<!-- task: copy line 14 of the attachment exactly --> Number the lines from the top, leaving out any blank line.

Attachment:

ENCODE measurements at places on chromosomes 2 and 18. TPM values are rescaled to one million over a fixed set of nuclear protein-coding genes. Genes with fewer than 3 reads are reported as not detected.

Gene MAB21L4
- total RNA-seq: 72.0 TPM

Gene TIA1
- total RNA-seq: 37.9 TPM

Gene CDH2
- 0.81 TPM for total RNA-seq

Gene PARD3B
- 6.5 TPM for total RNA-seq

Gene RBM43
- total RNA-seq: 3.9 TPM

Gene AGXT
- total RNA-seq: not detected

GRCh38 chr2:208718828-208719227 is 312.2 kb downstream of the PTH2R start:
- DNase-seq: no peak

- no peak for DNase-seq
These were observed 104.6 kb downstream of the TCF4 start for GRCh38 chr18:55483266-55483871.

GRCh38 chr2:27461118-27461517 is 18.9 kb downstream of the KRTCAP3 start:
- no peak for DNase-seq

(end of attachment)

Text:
GRCh38 chr2:208718828-208719227 is 312.2 kb downstream of the PTH2R start: